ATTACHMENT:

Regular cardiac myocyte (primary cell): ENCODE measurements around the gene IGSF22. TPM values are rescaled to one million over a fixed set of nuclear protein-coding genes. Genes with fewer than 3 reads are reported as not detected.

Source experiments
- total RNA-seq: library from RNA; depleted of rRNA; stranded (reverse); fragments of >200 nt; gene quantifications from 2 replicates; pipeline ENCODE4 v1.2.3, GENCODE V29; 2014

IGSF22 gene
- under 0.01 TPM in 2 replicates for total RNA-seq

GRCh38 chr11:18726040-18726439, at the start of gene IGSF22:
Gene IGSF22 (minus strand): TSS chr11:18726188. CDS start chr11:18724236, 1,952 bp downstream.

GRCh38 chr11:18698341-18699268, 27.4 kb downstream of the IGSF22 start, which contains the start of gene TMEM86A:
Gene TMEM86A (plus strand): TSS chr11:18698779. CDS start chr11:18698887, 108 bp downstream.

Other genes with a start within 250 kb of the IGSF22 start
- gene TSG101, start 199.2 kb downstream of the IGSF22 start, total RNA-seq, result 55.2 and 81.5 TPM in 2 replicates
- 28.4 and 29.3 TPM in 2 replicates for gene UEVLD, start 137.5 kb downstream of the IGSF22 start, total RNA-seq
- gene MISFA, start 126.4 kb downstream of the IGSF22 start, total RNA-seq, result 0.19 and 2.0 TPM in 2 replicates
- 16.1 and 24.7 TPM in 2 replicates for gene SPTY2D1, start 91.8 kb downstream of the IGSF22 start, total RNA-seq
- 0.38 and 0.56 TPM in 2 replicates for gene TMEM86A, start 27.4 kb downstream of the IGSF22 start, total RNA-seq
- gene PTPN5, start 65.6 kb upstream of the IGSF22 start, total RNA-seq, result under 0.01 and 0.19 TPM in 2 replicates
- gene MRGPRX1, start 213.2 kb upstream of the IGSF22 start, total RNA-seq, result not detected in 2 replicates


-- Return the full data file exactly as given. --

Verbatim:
Regular cardiac myocyte (primary cell): ENCODE measurements around the gene IGSF22. TPM values are rescaled to one million over a fixed set of nuclear protein-coding genes. Genes with fewer than 3 reads are reported as not detected.

Source experiments
- total RNA-seq: library from RNA; depleted of rRNA; stranded (reverse); fragments of >200 nt; gene quantifications from 2 replicates; pipeline ENCODE4 v1.2.3, GENCODE V29; 2014

IGSF22 gene
- under 0.01 TPM in 2 replicates for total RNA-seq

GRCh38 chr11:18726040-18726439, at the start of gene IGSF22:
Gene IGSF22 (minus strand): TSS chr11:18726188. CDS start chr11:18724236, 1,952 bp downstream.

GRCh38 chr11:18698341-18699268, 27.4 kb downstream of the IGSF22 start, which contains the start of gene TMEM86A:
Gene TMEM86A (plus strand): TSS chr11:18698779. CDS start chr11:18698887, 108 bp downstream.

Other genes with a start within 250 kb of the IGSF22 start
- gene TSG101, start 199.2 kb downstream of the IGSF22 start, total RNA-seq, result 55.2 and 81.5 TPM in 2 replicates
- 28.4 and 29.3 TPM in 2 replicates for gene UEVLD, start 137.5 kb downstream of the IGSF22 start, total RNA-seq
- gene MISFA, start 126.4 kb downstream of the IGSF22 start, total RNA-seq, result 0.19 and 2.0 TPM in 2 replicates
- 16.1 and 24.7 TPM in 2 replicates for gene SPTY2D1, start 91.8 kb downstream of the IGSF22 start, total RNA-seq
- 0.38 and 0.56 TPM in 2 replicates for gene TMEM86A, start 27.4 kb downstream of the IGSF22 start, total RNA-seq
- gene PTPN5, start 65.6 kb upstream of the IGSF22 start, total RNA-seq, result under 0.01 and 0.19 TPM in 2 replicates
- gene MRGPRX1, start 213.2 kb upstream of the IGSF22 start, total RNA-seq, result not detected in 2 replicates